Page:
Neurodiversity refers to the idea that all humans have diverse cognitive profiles, neurological abilities and strengths and weaknesses, which should be recognized and respected. Neurominorities are on a spectrum of cognitive functioning, who think differently and perceive the world in different ways – often due to conditions such as autism, attention deficit hyperactivity disorder (ADHD), dyspraxia, dyslexia, dyscalculia, Tourette’s syndrome and other neurological differences. Businesses are increasingly recognizing that neurominorities can bring much needed talent and skills to workplaces if reasonable adjustments are made to enable their full professional potential.
To provide GBDN members with more information and guidance on recruiting, retaining and promoting neurominorities, the GBDN has entered into a licensing agreement with Business Disability Forum (BDF) for access to their Neurodiversity Toolkit. The toolkit explains the concept of neurodiversity, focuses on the barriers that a neurodiverse individual might be encountering and what a line manager or organization can do to remove those barriers through simple and inexpensive workplace adjustments. The GBDN webinar on “Neurodiversity in the Workplace: The Power of Difference” held in January 2021 provides an introduction to the Toolkit (https://youtu.be/UzeIdV0ONMI). For more information and access to the toolkit, please contact the GBDN secretariat.
The webinar covered topics such as the concept of neurodiversity and the different groups it covers; proactive neurodiversity adjustments that benefit all employees; the Neurodiversity Toolkit of the Business Disability Forum (BDF); and avoiding tokenism and stigmatization in neurodiversity inclusion. Speakers were Nancy Doyle, CEO and Founder at Genius Within CIC, Adrian Ward, Head of Disability Partnerships at Business Disability Forum (BDF) and Neil Milliken, Global Head of Inclusion at Atos. Ilka Schoellmann, Technical Specialist on Equality and Non-Discrimination at the ILO moderated. Live captioning and International Sign were provided.
Discriminatory hiring practices and obstacles in the workplace have long contributed to the unemployment of a large majority of adults on the autism spectrum. These challenges have only been further exacerbated by the COVID-19 pandemic. However, new ways of working, including the use of new technologies and remote working, have created opportunities for employees who previously found it difficult to thrive in traditional workplace environments.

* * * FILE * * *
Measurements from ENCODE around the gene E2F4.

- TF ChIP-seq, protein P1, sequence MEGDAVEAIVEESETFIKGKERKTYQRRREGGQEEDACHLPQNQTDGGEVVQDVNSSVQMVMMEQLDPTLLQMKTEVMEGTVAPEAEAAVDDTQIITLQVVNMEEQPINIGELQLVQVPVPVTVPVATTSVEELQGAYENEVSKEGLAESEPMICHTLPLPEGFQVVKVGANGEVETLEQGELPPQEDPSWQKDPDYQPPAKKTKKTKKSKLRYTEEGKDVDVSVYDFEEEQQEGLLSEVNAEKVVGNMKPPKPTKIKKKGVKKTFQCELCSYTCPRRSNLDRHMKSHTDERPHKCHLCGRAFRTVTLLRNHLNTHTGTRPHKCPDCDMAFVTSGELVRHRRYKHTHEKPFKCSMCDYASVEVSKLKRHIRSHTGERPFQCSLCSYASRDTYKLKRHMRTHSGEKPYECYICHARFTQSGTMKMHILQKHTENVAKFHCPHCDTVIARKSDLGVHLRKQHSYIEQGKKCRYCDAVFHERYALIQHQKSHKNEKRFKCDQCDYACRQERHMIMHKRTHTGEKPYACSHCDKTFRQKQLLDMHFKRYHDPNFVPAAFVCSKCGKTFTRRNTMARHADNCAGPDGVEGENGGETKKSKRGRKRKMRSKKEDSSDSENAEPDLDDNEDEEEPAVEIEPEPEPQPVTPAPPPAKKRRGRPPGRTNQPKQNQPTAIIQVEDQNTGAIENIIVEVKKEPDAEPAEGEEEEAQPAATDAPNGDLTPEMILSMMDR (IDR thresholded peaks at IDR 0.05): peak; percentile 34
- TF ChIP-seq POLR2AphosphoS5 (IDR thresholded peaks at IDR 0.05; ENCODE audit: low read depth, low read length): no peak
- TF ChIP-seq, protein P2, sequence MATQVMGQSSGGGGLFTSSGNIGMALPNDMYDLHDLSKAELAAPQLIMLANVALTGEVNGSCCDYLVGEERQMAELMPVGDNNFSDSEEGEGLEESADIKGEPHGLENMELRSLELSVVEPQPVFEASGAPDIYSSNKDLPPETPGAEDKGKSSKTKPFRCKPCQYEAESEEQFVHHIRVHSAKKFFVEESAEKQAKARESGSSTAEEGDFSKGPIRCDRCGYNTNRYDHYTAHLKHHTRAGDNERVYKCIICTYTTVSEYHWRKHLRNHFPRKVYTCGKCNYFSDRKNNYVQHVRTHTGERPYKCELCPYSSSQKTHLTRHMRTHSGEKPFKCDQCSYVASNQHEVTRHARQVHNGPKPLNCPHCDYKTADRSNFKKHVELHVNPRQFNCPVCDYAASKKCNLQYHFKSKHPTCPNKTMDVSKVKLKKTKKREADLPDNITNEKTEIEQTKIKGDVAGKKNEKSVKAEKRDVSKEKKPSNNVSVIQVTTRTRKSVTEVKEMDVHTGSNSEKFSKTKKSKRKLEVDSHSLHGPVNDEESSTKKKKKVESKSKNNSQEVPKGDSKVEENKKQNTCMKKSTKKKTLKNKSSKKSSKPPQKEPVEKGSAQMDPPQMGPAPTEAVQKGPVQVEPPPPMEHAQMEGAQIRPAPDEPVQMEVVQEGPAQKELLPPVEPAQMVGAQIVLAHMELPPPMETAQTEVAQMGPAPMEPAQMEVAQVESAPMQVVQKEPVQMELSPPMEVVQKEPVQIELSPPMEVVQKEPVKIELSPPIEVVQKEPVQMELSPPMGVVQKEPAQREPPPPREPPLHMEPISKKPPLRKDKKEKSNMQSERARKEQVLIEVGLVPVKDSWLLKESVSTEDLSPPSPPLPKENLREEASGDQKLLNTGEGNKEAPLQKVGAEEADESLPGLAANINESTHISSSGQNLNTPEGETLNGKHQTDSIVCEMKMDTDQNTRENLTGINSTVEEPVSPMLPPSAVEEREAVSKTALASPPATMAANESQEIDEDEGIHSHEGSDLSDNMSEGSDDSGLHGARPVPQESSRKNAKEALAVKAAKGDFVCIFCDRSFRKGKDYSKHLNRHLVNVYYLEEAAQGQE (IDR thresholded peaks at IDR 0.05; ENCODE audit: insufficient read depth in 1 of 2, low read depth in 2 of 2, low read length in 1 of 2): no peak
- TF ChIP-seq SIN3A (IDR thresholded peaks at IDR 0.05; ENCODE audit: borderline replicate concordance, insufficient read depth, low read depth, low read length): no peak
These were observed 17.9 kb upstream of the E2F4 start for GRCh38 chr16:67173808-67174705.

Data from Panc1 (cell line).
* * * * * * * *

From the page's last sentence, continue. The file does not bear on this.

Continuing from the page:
This virtual event included moderated panel discussions with individuals on the autism spectrum. It was organized by the UN Department of Global Communications and UN Department of Economic and Social Affairs, in collaboration with the Specialisterne Foundation.
For years IBM, the international IT-company, and Specialisterne Foundation, the Social Business headquartered in Denmark, have applied leadership working together to include neurodivergent persons such as autistic persons in workplaces around the world. In this session, they will invite participants to get an insight into the vision, model and experiences from across business units and geographies.
Natalia Lyckowski, Neurodiversity@IBM Global Business Resource Group Co-Chair, joins the program to discuss the importance of addressing neurodiversity in the workplace, and the stages of representation. Discover the strengths and challenges that neurodivergent talent bring to the workplace, and how to create an environment where everyone can do their best work.
Cornell University is offering an online self-paced course targeting HR professionals — Autism at Work. Course content explores these emerging initiatives in business to actively recruit and hire individuals on the Autism Spectrum. Participants are encouraged to assess implications for human resource (HR) policies and practices within their organizations and investigate opportunities and challenges encountered across the employment process in designing and implementing these initiatives. Participants will learn the importance of creating a workplace culture that embraces a diverse workforce, how to build internal and external support systems to promote success for employees who are neurodiverse, and use metrics and analytics to determine the program’s effectiveness at individual and organizational levels.
Cornell University researchers have been gathering qualitative data on the barriers and facilitators of job acquisition and retention for Autistic individuals, with a specific focus on improving Autistic individuals’ performance in the interview process and within the work environment (as well as gaining insights for how employers may alter their interview practices).
Results of interviews with employers, individuals on the autism spectrum, and employment service providers consistently identified that interviewees often struggled with the interview process in specific ways – incompletely answering questions (giving “yes/no” answers to open-ended questions), struggling to understand the context of unstructured questions (e.g., “tell me about yourself”), managing and regulating emotion to unexpected events or questions during the course of an interview.
Research on neurodiversity in the IT workforce, conducted as part of the IDEA Hub at Worcester Polytechnic Institute (WPI) reports that high-tech firms need to take advantage of the talents of a growing neurodiverse workforce—including workers on the autism spectrum, and those with Attention Deficit Hyperactivity Disorder (ADHD), dyspraxia, dyslexia, and other conditions—in order to support neurodiversity and foster a more inclusive work culture.
Over a few years, IBM has progressed its program to hire Neurodivergents and is now living with an integrated neurodiverse workforce. This video series encapsulates the experience and impact this program has had on both IBM neurodivergent and neurotypicals.